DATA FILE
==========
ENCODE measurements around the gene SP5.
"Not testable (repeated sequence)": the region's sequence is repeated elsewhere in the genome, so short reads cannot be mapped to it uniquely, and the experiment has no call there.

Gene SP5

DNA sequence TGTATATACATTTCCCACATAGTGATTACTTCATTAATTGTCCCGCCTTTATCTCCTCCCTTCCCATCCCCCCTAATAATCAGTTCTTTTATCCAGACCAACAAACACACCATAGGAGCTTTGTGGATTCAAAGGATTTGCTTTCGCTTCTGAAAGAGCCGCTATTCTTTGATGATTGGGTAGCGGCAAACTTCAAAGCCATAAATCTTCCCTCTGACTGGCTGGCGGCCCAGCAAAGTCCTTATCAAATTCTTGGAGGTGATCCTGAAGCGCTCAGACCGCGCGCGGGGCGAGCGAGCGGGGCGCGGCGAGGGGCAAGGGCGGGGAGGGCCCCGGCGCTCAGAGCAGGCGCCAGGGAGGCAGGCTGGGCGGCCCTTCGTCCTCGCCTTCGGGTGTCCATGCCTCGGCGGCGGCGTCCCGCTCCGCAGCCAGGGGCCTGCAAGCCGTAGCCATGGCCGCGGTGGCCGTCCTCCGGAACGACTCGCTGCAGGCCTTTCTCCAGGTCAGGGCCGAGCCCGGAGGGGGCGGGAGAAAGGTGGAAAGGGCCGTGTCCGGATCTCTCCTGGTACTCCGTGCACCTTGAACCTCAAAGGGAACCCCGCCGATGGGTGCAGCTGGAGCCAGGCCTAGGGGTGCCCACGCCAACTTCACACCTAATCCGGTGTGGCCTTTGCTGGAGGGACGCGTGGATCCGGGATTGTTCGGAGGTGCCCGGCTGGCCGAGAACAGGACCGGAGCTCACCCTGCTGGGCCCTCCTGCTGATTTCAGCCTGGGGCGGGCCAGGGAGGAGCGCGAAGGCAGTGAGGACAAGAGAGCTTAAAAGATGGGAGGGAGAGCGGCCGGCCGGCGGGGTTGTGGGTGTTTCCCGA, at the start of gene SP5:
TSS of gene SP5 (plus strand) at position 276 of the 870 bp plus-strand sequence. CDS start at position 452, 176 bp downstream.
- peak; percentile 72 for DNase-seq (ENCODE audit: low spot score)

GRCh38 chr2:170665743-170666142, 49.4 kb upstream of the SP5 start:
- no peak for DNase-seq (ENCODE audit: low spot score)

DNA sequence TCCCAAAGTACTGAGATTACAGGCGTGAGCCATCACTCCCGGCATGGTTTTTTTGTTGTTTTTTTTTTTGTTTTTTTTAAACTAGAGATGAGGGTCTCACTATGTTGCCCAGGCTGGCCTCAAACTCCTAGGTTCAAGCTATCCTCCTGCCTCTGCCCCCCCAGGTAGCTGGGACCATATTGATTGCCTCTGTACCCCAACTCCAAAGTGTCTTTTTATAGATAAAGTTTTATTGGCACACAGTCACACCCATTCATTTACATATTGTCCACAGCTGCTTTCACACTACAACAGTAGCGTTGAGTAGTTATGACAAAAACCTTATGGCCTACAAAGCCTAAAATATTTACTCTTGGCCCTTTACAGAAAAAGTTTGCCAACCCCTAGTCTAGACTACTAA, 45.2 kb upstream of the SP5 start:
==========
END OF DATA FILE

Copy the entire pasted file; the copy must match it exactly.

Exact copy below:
ENCODE measurements around the gene SP5.
"Not testable (repeated sequence)": the region's sequence is repeated elsewhere in the genome, so short reads cannot be mapped to it uniquely, and the experiment has no call there.

Gene SP5

DNA sequence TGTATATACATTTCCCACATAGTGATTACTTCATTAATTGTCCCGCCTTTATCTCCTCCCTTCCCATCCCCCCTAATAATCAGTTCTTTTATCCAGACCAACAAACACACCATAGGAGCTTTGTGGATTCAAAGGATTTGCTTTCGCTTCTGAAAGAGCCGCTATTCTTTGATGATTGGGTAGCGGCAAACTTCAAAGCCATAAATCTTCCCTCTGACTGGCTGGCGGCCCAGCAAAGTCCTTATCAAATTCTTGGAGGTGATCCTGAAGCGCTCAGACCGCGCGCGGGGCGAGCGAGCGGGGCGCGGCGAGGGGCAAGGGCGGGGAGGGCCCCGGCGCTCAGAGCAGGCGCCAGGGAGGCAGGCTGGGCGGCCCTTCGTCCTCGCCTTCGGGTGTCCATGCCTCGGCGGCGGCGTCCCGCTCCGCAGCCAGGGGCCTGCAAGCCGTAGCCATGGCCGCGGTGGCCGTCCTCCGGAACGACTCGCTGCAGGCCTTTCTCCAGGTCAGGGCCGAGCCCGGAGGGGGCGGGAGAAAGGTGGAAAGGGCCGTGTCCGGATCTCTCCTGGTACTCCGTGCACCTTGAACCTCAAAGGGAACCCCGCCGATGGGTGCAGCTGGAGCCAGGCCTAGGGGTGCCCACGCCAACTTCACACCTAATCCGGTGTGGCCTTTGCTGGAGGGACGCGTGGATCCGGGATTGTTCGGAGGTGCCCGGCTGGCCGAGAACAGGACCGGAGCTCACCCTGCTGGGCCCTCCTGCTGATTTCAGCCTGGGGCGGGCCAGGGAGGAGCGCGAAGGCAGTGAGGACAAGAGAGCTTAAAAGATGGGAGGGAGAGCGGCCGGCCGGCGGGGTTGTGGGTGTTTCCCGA, at the start of gene SP5:
TSS of gene SP5 (plus strand) at position 276 of the 870 bp plus-strand sequence. CDS start at position 452, 176 bp downstream.
- peak; percentile 72 for DNase-seq (ENCODE audit: low spot score)

GRCh38 chr2:170665743-170666142, 49.4 kb upstream of the SP5 start:
- no peak for DNase-seq (ENCODE audit: low spot score)

DNA sequence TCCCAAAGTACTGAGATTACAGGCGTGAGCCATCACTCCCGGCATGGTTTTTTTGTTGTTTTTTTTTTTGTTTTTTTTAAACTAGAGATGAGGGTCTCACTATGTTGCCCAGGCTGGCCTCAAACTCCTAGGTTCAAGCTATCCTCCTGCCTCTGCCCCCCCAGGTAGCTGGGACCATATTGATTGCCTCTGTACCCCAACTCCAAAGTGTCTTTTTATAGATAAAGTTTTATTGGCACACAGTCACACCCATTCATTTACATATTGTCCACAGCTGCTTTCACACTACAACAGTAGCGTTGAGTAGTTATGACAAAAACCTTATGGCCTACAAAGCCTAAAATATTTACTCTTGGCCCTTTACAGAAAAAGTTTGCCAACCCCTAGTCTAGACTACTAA, 45.2 kb upstream of the SP5 start: